What ACORN's sob-story tellers leave out is the inconvenient fact that nonprofits were bailing on ACORN long before undercover journalists Hannah Giles and James O'Keefe and BigGovernment.com publisher Andrew Breitbart entered the scene. Internal ACORN records from a Washington, D.C., meeting held last August noted that more than $2 million in foundation money was being withheld as a result of the group's embezzlement scandal involving founder Wade Rathke's brother, Dale -- reportedly involving upward of $5 million.
Rathke admitted he suppressed disclosure of his brother's massive theft -- first discovered in 2000 -- because "word of the embezzlement would have put a 'weapon' into the hands of enemies of ACORN." In other words: The protection of ACORN's political viability came before the protection of members' dues (and taxpayers' funds).
A small group of ACORN executives helped cover up Dale Rathke's crime by carrying the amount he embezzled as a "loan" on the books of Citizens Consulting Inc. CCI, the accounting and financial management arm of ACORN and its affiliates, is housed in the same building as the national ACORN headquarters in New Orleans. It's also home to ACORN International, now operating under a different name, which Wade Rathke continues to head.
ACORN brass cooked up a "restitution" plan to allow the Rathkes to pay back a measly $30,000 a year in exchange for secrecy about the deal. ACORN's lawyers issued a decree to its employees to keep their "yaps" shut. Dale Rathke kept his job and his $38,000 annual salary until the story leaked to donors and board members outside the Rathke circle.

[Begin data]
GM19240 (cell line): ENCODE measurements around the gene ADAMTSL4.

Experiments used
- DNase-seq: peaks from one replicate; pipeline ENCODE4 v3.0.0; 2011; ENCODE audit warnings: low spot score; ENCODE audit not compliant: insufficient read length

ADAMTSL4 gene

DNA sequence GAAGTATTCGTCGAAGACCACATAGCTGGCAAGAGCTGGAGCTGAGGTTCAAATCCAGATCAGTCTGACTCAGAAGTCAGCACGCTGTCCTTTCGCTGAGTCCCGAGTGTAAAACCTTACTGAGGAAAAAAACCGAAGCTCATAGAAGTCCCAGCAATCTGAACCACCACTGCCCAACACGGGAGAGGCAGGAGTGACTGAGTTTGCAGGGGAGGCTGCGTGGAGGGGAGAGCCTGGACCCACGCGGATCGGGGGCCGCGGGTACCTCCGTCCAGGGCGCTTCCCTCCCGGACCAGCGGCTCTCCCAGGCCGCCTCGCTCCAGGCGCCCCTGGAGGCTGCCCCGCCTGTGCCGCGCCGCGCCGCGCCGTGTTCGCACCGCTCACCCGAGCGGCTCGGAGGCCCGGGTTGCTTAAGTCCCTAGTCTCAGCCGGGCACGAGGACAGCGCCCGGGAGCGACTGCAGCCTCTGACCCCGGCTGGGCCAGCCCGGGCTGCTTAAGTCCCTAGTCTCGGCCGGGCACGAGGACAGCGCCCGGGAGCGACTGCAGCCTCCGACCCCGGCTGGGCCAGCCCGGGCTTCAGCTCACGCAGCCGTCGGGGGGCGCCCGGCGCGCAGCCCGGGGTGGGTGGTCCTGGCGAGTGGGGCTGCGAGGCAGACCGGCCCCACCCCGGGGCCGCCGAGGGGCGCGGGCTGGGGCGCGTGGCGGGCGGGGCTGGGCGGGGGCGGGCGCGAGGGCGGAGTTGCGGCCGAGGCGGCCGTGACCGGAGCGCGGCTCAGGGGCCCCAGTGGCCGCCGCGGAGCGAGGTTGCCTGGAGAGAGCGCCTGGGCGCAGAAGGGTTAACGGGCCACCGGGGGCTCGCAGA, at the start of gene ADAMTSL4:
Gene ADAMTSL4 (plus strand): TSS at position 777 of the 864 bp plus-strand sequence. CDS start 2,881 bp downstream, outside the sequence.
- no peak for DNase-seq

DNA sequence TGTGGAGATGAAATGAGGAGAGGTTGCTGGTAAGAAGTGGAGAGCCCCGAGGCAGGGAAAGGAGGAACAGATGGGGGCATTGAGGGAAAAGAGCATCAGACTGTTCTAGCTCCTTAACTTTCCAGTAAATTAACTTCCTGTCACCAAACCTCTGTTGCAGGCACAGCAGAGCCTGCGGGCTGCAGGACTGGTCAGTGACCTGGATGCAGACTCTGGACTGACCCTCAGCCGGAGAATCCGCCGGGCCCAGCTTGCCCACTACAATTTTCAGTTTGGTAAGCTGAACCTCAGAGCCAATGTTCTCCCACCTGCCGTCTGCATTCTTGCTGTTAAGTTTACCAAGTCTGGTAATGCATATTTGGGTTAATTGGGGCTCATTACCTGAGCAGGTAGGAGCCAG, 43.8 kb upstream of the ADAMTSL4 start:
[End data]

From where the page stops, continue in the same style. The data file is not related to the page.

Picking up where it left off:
In June 2008, the left-wing Catholic Campaign for Human Development cut off grant money to ACORN "because of questions that arose about financial management, fiscal transparency and organizational accountability of the national ACORN structures." In November 2008 -- ahem, more than a year before the congressional ACORN funding ban was passed -- CCHD voted unanimously to extend and make permanent its ban on funding of ACORN organizations. "This decision was made because of serious concerns regarding ACORN's lack of financial transparency, organizational performance and questions surrounding political partisanship," according to Bishop Roger Morin.
Did ACORN's lawyers call that withdrawal of funding "political grandstanding" and "scapegoating," too?
The lawsuit over the congressional funding ban is just the latest desperate legal measure to distract from ACORN's long-festering ethics and financial scandals. ACORN's attorneys have sued Giles, O'Keefe, Breitbart and former ACORN/Project Vote whistleblower Anita MonCrief. And they'll sue anyone else who gets in the way of rehabilitating the scandal-plagued enterprise's image.
It took decades to build up its massive coffers and intricate web of affiliates across the country. It will take months and years to untangle the entire operation. And it will take time, money and relentless sunshine to dismantle the government-subsidized partisan racket.
ACORN can never be "reformed." It is constitutionally corrupt. Sue me.